Cysts: Two patients presented with cystic swellings in maxilla, which on microscopy, showed features of dentigerous cyst (one case) and epidermal inclusion cyst (one case). Dentigerous cyst was found in a 20-year-old male, and on histopathological examination, showed a stratified squamous epithelium lining without keratinization. Focal thickening was seen at several places. The peripheral portion of dentigerous cyst wall consisted of mature collagenous tissue infiltrated by chronic inflammatory cells, increased vascularity, and areas of hemorrhage.

The other cystic swelling was found in a 3-year-old male, the microscopy of which showed cyst lined by keratinizing squamous epithelium devoid of cutaneous adnexal structures and filled by lamellated keratinous debris.

Lesions with fibrous and osseous components include fibrous dysplasia, ossifying fibroma, and cemento-ossifying fibroma. We found two cases each of fibrous dysplasia and ossifying fibroma and one case of cemento-ossifying fibroma. Fibrous dysplasia and ossifying fibroma showed no sex predilection and all the cases were in early 1 st decade of life and cemento-ossifying fibroma was seen in a 12-year-old female.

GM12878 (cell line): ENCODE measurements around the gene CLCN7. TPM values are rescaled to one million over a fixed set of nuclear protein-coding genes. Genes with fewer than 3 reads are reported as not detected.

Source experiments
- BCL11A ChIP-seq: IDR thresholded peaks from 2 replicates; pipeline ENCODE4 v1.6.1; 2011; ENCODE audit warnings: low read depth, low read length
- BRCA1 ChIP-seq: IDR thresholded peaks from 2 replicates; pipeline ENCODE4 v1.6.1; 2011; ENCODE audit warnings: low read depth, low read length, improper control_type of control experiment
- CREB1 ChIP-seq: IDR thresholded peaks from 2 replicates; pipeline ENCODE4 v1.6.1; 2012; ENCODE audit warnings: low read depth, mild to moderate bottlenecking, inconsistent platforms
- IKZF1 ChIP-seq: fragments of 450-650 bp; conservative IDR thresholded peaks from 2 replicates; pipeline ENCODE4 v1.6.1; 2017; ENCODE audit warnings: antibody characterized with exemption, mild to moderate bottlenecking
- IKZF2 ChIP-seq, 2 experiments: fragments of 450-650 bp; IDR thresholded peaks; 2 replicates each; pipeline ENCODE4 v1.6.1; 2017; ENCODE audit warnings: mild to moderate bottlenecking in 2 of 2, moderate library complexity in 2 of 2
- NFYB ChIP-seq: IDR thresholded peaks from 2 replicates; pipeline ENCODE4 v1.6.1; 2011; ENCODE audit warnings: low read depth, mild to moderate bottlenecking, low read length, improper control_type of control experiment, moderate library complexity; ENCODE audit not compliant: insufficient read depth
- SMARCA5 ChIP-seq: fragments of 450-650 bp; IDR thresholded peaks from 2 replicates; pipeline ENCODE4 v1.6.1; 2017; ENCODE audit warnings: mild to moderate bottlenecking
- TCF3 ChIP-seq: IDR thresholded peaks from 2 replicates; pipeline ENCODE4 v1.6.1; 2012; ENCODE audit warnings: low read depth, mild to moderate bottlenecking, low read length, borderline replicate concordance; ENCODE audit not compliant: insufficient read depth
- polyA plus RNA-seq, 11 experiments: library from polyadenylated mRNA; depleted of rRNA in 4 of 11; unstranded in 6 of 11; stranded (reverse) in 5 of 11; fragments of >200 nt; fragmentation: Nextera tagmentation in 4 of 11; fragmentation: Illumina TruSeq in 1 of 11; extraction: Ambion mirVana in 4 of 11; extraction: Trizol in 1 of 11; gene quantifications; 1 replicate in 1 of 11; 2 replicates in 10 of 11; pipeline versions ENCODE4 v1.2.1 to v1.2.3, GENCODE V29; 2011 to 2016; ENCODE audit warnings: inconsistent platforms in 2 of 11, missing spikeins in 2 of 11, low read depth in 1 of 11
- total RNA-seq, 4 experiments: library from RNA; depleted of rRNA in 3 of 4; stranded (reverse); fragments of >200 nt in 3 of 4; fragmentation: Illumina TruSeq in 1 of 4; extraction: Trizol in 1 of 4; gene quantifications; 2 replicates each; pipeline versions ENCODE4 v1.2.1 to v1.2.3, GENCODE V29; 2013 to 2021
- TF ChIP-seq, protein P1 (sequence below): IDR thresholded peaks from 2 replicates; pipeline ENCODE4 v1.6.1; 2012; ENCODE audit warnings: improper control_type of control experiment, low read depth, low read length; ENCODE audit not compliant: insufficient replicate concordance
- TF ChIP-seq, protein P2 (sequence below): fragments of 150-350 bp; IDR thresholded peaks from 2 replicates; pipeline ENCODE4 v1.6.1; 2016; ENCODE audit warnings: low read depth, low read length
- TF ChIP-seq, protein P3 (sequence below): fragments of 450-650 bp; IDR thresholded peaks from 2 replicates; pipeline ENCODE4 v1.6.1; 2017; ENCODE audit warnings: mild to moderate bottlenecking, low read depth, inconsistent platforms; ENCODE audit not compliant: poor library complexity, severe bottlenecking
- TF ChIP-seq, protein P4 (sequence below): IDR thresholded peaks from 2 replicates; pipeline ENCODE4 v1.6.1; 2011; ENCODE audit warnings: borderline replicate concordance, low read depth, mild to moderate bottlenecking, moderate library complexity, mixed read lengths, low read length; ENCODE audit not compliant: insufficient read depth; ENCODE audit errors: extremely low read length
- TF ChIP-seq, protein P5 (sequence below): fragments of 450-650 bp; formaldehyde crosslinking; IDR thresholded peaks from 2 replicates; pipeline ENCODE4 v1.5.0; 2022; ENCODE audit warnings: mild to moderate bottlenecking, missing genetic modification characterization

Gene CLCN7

A case of nasal glioma in a 3-month-old female clinically presented as grey polypoidal mass, which was firm non-compressible and non-pulsatile. It was present in NC, resulting in nasal obstruction. Microscopically, the tumor was made up of astrocytic neuroglial cells interlaced with fibrous and vascular connective tissue that was covered with nasal mucosa [Figure - 2].


   Discussion Top


The incidence of non-neoplastic masses of NC, PNS, and NP was 20.7 cases per year. This is consistent with the finding of Anjali et al . [2] who reported an incidence of 17.4 per year. However, the incidence reported by Tondon et al. [3] was 10 cases per year.

It is important to recognize the range of non-neoplastic lesions in this region and to differentiate them from neoplastic lesions because of different treatment modality and emotional burden on the patient. Among the polypoidal lesions, nasal polyp was the commonest. The incidence of nasal polyp was slightly higher in this study (82.06%) as compared to the observations by Tondon et al. [3] (64%) and Anjali et al. [2] (62.85%). The peak age of presentation, sex ratio, and clinical presentation were similar to that observed by these authors. Nasal polyps were bilateral in 60% of cases in our study, while according to Batsakis [4] bilateralism was the rule.